The bread play a very important role in the diet of the Iranian people, and it can be found all over the place, whether in bazaars or along city streets, small bakeries that work at the same time of shops. Sometimes difficult to find, hiding in secondary streets and small alleys, discrete, often without signs or any kind of identification, only recognized by one bread at the entrance hanging or the line that makes at the door.
The most common bread and perhaps what is more often is the barbari (Nan-e barbari), with a distorted oval shape, thickness and some strips that make it thin and crispy in that places. Also very popular is the lavash (Nan-e lavash), very thin, whitish, slightly crispy, it has the advantage of being able to save for a long time. It’s not the most interesting options with little flavor and a very industrial look, but it is the most ancient breads Middle East.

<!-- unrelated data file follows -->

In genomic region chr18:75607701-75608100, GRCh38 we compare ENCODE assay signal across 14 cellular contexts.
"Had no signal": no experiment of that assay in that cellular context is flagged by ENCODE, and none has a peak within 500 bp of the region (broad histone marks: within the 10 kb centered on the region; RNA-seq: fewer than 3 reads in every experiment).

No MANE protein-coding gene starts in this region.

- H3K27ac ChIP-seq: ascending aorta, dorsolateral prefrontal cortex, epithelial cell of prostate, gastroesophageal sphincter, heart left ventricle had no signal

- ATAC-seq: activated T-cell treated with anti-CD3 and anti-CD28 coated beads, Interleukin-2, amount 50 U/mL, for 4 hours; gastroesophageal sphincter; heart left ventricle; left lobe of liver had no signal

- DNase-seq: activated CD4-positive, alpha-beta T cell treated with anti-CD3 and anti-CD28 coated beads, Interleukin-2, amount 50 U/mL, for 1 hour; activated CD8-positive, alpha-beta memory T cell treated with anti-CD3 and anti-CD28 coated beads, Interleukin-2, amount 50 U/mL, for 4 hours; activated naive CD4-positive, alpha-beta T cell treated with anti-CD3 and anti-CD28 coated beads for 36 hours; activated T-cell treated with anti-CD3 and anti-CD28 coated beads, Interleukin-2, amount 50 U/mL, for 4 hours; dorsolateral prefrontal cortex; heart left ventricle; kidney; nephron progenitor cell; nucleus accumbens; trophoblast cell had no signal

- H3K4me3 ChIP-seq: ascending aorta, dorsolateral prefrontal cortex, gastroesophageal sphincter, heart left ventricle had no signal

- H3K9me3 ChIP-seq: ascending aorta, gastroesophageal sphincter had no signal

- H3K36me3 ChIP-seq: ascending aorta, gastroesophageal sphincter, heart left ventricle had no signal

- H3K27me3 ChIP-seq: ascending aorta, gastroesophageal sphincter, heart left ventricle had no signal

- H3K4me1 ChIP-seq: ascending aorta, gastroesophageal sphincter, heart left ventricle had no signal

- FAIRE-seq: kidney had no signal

Both barbari as lavash are cooked in ovens, which are electric current. But sangak (Nan-e sangak) has the particularity of being cooked in a woven over small stones, which gives a surface with “hollows” on the base, resulting in a crispy bread, with the same shape barnari, and a delicious taste.
With a different shape, being rounded and thin, but softer than lavash, the taftoon (Nan-e taftoon) has the advantage of being of smaller because in Iran the loaves have a family size.
There are several batches during the day, and seam that people know when to find the hot bread, making sometimes lines in front of bakeries; I limited myself to rely on luck and when passing by one of these small shops to delight me with bread handmade and fresh from the oven.